Monday, 25 June 2012

Is it secrecy ...

... that makes our tax system unfair, as Margaret Hodge Labour MP wrote in today's Times ...
She believes ... "If the tax-man was made accountable, we could crack down on avoidance with more vigour."

The MP who is Chair of the Public Accounts Committee continued ...
We in Britain pride ourselves on playing by the rules. Yet on paying tax we appear to have a blind spot. Tax demands are seen as an aggravating irritant, not a positive contribution to be valued. We all too easily choose to forget the link between every citizen paying his or her fair share, and the vital infrastructure and services on which we all depend.

Of course there are legitimate concerns about whether the State provides value for our money but these cannot justify individuals or companies seeking out wheezes designed simply to avoid paying their rightful contribution. Some of the practices highlighted by The Times wouldn’t look out of place in a banana republic.

Securing every penny of tax due is especially important when cutting the deficit is the policy imperative. In 2009/2010 Her Majesty’s Revenue and Customs calculated the tax gap as £35 billion — ie, nearly 8 per cent of all tax due is not being collected. In the same year HMRC wrote off £10.9 billion in tax as uncollectable.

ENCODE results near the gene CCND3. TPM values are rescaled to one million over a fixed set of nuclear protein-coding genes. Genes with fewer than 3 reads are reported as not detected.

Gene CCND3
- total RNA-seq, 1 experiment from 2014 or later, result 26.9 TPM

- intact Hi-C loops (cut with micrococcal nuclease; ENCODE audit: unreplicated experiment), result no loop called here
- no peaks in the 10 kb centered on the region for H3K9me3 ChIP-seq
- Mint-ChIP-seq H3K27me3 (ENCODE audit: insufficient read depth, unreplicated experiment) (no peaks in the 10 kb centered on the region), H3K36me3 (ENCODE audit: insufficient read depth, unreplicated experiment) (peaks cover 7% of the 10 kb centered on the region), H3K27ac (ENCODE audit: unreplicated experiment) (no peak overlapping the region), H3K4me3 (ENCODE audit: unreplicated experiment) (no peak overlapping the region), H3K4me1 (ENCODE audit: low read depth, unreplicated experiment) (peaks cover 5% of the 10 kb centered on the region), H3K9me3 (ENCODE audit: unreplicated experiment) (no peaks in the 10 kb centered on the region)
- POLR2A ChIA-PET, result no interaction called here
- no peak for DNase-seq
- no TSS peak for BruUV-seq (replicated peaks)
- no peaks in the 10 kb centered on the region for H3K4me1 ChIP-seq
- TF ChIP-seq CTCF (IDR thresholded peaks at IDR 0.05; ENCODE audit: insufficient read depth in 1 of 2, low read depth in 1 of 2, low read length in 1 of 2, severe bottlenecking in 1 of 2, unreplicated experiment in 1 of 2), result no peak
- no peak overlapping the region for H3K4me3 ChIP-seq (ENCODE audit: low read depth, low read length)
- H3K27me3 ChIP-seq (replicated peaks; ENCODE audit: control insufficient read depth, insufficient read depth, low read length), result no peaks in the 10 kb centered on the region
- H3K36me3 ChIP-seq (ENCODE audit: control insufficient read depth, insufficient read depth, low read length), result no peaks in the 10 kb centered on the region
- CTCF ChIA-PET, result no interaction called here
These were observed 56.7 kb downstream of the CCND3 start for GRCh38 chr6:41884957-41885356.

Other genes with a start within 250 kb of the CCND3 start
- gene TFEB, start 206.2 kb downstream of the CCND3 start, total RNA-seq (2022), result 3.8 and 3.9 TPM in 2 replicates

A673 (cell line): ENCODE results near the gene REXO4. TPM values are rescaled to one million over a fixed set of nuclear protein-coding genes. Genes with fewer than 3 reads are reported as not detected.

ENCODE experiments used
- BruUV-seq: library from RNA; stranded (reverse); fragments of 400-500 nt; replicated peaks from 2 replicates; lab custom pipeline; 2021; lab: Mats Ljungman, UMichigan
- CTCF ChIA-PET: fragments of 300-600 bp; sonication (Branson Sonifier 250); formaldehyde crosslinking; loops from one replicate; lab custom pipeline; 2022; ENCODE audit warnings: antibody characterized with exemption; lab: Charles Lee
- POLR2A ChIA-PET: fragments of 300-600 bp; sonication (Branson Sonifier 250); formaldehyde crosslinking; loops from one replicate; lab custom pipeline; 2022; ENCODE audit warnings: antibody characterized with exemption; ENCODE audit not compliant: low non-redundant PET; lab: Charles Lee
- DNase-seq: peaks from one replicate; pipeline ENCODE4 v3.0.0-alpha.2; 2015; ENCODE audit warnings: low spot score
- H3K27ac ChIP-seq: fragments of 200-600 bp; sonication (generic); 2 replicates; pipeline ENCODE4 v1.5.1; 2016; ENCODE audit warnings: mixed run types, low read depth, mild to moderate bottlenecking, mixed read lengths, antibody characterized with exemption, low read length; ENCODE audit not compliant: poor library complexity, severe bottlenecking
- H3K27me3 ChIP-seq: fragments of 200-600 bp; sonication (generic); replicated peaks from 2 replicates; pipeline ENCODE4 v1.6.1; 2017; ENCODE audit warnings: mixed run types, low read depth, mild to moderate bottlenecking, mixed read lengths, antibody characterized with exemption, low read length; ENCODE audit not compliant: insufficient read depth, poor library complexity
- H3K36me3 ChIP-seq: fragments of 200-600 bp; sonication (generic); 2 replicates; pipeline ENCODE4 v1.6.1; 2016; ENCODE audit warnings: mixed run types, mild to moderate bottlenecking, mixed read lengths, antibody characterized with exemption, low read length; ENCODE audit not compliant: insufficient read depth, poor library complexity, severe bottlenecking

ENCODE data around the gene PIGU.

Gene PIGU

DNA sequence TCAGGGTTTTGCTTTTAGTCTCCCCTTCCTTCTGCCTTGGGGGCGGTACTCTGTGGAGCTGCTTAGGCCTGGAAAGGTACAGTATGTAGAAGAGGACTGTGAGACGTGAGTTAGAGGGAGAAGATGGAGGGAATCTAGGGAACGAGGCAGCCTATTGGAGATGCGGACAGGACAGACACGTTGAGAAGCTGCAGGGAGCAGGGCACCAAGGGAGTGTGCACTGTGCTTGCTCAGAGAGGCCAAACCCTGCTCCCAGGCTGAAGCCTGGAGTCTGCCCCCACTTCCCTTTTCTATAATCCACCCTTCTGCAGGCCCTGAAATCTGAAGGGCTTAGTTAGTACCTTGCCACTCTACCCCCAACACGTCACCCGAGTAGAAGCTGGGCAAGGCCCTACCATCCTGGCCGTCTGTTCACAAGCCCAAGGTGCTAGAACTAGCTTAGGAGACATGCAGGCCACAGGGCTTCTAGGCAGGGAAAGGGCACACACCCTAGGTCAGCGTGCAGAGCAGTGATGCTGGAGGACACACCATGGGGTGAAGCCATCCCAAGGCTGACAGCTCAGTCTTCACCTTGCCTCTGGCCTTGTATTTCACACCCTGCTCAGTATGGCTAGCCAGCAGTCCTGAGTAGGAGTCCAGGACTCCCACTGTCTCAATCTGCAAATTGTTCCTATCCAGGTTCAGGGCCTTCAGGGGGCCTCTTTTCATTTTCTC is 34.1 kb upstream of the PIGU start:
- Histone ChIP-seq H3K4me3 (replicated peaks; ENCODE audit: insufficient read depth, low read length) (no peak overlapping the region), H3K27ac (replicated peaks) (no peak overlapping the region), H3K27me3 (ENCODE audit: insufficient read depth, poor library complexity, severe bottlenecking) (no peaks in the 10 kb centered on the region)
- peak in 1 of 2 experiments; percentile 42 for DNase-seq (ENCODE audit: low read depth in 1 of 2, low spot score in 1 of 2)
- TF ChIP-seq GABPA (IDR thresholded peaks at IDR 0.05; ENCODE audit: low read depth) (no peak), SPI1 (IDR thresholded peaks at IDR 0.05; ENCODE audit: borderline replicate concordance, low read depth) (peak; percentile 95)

The problem of avoidance is not confined to the private sector. Earlier this year we learnt that the head of the Student Loans Company was having his £182,000 salary package paid through a personal company, thus avoiding PAYE and national insurance contributions. Thousands of other public sector employees were doing the same. While the Government responded promptly to close these loopholes for civil servants, there are still people funded by the taxpayer, working in local authorities and for the BBC, who avoid paying tax in this way. This is not on. The Public Accounts Committee (PAC) will report on this issue in the next few weeks. And we will also want to look at the loopholes uncovered by The Times.

This week the vexed issue of how HMRC deals with disputes with major corporations such as Goldman Sachs and Vodafone will return. Large companies owe up to £25 billion and the National Audit Office (NAO) will report on five cases examined by a retired judge with experience of tax litigation. Some of these disputes have been mouldering unresolved for 20 years. While the NAO found the settlements in these cases to be not unreasonable, it remains the case that big companies are let off millions of pounds in interest payments while small businesses are fiercely pursued for every penny.

Everybody has been quick to condemn the tax avoidance scams revealed by The Times as morally repugnant. But actions speak louder than words. We should rip off the shroud of secrecy. There is a strong case for the tax affairs of publicly quoted companies to be opened to public account so that we know about their negotiations with HMRC and don’t just see the final settlement in the company’s accounts. We could then know how Vodafone or Amazon choose to arrange their tax affairs, and that may influence how we spend our money when we buy a phone or book.